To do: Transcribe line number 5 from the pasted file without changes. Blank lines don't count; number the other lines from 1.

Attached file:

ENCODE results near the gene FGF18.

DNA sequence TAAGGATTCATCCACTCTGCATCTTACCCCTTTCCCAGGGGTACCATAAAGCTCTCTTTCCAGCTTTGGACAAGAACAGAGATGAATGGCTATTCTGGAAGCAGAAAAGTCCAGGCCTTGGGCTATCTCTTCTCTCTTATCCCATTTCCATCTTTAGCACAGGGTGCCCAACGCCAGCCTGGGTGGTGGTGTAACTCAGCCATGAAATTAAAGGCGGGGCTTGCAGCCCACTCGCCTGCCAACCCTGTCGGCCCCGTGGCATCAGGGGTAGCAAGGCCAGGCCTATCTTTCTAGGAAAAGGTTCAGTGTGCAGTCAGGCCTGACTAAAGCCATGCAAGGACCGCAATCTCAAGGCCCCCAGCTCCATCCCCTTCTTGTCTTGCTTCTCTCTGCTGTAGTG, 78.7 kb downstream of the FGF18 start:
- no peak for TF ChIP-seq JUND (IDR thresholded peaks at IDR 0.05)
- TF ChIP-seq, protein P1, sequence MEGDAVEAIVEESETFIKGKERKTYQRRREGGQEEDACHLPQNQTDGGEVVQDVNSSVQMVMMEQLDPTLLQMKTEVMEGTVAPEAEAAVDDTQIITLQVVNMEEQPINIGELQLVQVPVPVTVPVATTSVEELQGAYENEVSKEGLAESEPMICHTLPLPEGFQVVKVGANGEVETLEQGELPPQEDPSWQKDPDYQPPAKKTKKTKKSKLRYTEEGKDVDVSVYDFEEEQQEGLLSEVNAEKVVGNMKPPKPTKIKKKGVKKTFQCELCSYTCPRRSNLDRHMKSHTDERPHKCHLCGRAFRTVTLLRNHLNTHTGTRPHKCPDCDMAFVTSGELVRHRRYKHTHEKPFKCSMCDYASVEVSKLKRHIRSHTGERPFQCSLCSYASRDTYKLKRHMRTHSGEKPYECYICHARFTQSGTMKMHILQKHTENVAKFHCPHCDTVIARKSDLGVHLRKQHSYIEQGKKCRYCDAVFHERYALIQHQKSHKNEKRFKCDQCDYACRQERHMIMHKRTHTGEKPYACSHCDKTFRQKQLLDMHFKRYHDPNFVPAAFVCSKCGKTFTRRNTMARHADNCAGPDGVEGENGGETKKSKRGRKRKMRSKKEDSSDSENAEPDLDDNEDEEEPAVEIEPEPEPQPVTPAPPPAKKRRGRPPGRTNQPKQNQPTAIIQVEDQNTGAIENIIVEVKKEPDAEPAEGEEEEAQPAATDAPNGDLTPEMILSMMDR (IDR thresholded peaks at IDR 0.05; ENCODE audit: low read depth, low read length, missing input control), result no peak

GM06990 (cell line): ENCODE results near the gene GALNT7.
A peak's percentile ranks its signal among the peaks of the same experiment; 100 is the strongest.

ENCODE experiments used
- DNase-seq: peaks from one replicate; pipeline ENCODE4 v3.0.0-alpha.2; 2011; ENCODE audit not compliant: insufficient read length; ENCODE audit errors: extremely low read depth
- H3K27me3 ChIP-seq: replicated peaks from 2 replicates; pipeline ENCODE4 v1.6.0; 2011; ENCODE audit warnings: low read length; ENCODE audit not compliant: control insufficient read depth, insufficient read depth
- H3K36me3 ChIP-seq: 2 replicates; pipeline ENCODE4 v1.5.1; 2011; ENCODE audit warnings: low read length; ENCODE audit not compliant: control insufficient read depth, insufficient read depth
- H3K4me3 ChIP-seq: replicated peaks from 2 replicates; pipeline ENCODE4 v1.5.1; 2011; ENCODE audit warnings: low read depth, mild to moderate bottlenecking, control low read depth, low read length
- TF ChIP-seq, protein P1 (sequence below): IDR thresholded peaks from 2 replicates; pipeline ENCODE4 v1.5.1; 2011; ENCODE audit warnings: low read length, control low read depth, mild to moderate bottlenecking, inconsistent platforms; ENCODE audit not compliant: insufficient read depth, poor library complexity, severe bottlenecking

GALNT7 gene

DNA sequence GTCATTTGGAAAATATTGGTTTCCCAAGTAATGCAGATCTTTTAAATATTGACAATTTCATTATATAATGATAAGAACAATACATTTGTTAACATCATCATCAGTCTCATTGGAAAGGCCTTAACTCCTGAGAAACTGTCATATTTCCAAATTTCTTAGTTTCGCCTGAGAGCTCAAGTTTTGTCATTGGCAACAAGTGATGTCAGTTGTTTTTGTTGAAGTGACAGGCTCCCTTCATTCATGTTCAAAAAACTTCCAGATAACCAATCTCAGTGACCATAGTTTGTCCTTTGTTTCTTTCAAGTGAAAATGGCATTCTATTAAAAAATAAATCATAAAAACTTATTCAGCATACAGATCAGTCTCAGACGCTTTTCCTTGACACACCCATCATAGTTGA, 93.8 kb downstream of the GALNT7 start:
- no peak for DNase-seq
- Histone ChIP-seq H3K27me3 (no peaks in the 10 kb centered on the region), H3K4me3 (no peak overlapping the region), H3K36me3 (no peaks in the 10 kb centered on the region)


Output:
GM06990 (cell line): ENCODE results near the gene GALNT7.